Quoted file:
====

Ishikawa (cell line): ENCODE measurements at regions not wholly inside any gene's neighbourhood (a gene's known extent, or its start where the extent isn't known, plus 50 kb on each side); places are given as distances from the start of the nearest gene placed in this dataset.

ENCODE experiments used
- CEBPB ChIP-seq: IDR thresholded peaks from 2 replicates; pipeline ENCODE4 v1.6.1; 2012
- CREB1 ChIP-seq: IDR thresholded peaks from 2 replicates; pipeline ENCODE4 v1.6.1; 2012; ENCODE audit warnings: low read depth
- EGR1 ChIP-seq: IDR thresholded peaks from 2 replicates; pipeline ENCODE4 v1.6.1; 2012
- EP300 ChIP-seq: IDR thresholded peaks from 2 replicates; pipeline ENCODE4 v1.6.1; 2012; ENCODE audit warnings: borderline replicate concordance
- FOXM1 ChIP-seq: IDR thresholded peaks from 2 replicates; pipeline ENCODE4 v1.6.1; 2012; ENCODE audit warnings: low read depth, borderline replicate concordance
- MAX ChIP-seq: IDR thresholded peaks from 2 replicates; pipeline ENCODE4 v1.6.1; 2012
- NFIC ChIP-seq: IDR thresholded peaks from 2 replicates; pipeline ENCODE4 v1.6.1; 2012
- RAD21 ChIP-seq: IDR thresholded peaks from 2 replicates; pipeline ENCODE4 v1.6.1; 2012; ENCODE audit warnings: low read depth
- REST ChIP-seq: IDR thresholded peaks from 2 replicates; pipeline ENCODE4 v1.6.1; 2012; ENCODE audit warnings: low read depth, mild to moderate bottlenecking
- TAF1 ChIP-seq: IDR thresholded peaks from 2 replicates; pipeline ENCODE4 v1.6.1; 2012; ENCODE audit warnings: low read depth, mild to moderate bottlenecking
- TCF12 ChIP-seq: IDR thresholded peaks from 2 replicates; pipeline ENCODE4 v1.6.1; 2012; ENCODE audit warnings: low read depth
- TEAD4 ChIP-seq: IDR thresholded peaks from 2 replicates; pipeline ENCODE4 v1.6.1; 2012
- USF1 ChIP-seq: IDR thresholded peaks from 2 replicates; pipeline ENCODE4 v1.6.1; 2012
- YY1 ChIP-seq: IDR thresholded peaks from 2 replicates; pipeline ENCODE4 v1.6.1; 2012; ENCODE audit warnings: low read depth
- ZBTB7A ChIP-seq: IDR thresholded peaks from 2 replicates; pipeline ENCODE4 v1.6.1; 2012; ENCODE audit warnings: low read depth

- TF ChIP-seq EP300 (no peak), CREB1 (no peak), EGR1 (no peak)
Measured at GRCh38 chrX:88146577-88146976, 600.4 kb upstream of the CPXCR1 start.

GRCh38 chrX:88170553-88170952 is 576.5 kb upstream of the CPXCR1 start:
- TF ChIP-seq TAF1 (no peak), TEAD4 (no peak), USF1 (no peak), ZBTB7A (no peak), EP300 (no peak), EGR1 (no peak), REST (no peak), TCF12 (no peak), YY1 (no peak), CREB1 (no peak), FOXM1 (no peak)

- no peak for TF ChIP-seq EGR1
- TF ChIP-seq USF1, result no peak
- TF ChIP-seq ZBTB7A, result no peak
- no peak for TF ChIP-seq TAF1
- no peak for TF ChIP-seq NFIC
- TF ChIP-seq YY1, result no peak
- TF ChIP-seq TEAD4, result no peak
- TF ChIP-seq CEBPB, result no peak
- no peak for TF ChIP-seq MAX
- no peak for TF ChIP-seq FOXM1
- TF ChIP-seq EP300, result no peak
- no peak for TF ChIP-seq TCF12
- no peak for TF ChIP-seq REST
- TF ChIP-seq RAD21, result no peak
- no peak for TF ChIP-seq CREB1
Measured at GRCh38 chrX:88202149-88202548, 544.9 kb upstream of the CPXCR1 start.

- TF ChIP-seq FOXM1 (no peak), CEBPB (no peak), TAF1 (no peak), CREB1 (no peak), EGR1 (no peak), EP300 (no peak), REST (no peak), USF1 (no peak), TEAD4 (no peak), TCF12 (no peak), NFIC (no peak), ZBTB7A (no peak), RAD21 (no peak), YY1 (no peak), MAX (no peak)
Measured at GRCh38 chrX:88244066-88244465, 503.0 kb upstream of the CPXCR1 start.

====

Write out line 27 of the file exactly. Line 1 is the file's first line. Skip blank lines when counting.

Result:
- TF ChIP-seq YY1, result no peak